It took a very nice gentleman to direct me to the historical flea market. He warned me that there were just a few stalls left. I withheld my judgement of the place and with my trusty foldie, I rode excitedly towards Sungei Road, looking forward to see what I would find.

But before we look into the present, let's take a stroll into the past.

Taken from: http://eresources.nlb.gov.sg/ (1)
The first article that mentioned about the Sungei Road market was dated 13 October 1935. The market is also known as Robinson Petang, or Afternoon Robinson as the stalls would mushroomed only in the afternoon. Why Robinson? It was named after a departmental store that was supposedly located in that area. (2)

Sungei Road market also had its character. Whenever anyone visits the market, they would have needed to tolerate the "nauseating smell that comes from the canal". (3)

Then, the stalls lined along the ground level of these shop houses which added to the quaintness of the place. (4)

In its heydays, the Sungei Road market saw more than 180 stalls selling different nick-knacks but some of these stallholders had resettled themselves in proper shops along Kelantan Lane, Syed Alwi Road and Sim Lim Tower. (5)

It was never smooth sailing for the stall holders there. The threat of seeing the closure of the market was mentioned as early as 1978. (6) In 1982, the Environment Ministry was also on-hand to tear down the temporary stalls. (7) Still, the stallholders returned to their old haunt in 1983.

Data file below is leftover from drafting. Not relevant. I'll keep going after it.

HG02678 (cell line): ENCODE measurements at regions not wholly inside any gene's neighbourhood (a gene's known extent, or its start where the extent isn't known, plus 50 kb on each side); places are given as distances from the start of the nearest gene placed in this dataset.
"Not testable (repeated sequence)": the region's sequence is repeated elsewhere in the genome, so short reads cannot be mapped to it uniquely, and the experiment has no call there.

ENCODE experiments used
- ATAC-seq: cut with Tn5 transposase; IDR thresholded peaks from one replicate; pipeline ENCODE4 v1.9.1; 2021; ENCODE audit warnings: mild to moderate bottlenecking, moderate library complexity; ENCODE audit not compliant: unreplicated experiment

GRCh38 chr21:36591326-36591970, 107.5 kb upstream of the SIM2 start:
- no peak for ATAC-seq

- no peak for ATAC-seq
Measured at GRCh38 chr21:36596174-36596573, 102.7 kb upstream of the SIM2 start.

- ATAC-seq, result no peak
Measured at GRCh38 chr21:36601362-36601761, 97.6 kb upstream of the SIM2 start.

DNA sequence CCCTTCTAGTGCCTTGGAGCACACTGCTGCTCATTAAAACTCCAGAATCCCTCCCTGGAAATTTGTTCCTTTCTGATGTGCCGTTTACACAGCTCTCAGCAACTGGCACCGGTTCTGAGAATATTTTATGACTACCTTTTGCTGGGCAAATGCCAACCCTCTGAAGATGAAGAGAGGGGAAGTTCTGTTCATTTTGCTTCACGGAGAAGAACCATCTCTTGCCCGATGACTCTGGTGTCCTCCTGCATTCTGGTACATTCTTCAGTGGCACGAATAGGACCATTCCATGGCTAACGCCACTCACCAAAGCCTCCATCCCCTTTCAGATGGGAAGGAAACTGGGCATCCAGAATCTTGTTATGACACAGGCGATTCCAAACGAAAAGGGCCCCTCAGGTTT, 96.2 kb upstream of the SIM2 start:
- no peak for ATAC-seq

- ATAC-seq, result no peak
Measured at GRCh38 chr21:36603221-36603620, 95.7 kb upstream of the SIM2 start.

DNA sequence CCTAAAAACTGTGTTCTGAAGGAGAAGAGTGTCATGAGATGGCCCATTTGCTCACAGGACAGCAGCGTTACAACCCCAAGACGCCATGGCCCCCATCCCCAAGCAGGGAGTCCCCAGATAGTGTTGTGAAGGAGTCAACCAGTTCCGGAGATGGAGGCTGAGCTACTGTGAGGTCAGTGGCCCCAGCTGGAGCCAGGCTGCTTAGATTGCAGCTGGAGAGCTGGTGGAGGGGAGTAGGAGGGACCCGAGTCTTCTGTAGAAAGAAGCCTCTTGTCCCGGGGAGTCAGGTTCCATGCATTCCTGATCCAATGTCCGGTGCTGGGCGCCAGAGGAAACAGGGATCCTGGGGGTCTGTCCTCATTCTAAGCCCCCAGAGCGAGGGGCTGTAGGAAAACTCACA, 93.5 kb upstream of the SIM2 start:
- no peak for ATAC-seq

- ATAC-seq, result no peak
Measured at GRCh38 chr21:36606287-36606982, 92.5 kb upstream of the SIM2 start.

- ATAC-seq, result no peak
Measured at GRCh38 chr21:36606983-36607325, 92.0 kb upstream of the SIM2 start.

The illegal stallholders had to play hide-and-seek with the Ministry of Environment officers. "It was only in late 1989" that these hawkers were given temporary permits to hawk their wares. (8)  Business started to flourished again. There were even mobile food stalls that sold tasty Laksa and the likes.

But by 2000, there was no need for stallholders to request for permit, though the only condition was that they were only allowed to sell second-hand goods. (9)

The streets that they hawked their wares include Pitt Street and Larut Road.

To protect themselves from the weather, the stallholders erect temporary shelters using tarpaulin and big umbrellas.

As I walked along the streets, I was looking out for something that is worth my purchase. Army helmets, old kettles, religious amulets, all these items were not of my fancy.